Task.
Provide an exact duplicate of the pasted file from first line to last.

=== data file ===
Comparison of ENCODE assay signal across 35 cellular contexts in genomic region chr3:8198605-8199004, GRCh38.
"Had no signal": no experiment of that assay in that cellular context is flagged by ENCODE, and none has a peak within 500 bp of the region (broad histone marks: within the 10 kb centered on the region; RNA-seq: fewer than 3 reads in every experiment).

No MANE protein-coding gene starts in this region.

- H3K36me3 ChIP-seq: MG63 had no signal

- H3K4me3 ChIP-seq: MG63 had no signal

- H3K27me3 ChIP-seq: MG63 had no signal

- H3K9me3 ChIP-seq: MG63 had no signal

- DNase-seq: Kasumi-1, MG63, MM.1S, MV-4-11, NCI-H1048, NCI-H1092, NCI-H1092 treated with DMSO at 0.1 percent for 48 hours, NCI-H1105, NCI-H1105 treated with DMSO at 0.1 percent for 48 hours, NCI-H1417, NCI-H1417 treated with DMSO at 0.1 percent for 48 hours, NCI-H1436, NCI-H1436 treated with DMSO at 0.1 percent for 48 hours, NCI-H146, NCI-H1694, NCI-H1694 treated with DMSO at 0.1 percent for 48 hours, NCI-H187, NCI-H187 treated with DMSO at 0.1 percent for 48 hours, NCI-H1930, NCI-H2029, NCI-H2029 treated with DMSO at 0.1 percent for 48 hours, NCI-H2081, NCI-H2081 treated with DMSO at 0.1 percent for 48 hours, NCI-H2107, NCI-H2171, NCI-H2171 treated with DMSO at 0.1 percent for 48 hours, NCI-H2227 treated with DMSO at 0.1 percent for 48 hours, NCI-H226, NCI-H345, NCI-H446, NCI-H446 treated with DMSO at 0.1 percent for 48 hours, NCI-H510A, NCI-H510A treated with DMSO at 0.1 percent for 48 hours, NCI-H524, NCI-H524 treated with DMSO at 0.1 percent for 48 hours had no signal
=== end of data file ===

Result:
Comparison of ENCODE assay signal across 35 cellular contexts in genomic region chr3:8198605-8199004, GRCh38.
"Had no signal": no experiment of that assay in that cellular context is flagged by ENCODE, and none has a peak within 500 bp of the region (broad histone marks: within the 10 kb centered on the region; RNA-seq: fewer than 3 reads in every experiment).

No MANE protein-coding gene starts in this region.

- H3K36me3 ChIP-seq: MG63 had no signal

- H3K4me3 ChIP-seq: MG63 had no signal

- H3K27me3 ChIP-seq: MG63 had no signal

- H3K9me3 ChIP-seq: MG63 had no signal

- DNase-seq: Kasumi-1, MG63, MM.1S, MV-4-11, NCI-H1048, NCI-H1092, NCI-H1092 treated with DMSO at 0.1 percent for 48 hours, NCI-H1105, NCI-H1105 treated with DMSO at 0.1 percent for 48 hours, NCI-H1417, NCI-H1417 treated with DMSO at 0.1 percent for 48 hours, NCI-H1436, NCI-H1436 treated with DMSO at 0.1 percent for 48 hours, NCI-H146, NCI-H1694, NCI-H1694 treated with DMSO at 0.1 percent for 48 hours, NCI-H187, NCI-H187 treated with DMSO at 0.1 percent for 48 hours, NCI-H1930, NCI-H2029, NCI-H2029 treated with DMSO at 0.1 percent for 48 hours, NCI-H2081, NCI-H2081 treated with DMSO at 0.1 percent for 48 hours, NCI-H2107, NCI-H2171, NCI-H2171 treated with DMSO at 0.1 percent for 48 hours, NCI-H2227 treated with DMSO at 0.1 percent for 48 hours, NCI-H226, NCI-H345, NCI-H446, NCI-H446 treated with DMSO at 0.1 percent for 48 hours, NCI-H510A, NCI-H510A treated with DMSO at 0.1 percent for 48 hours, NCI-H524, NCI-H524 treated with DMSO at 0.1 percent for 48 hours had no signal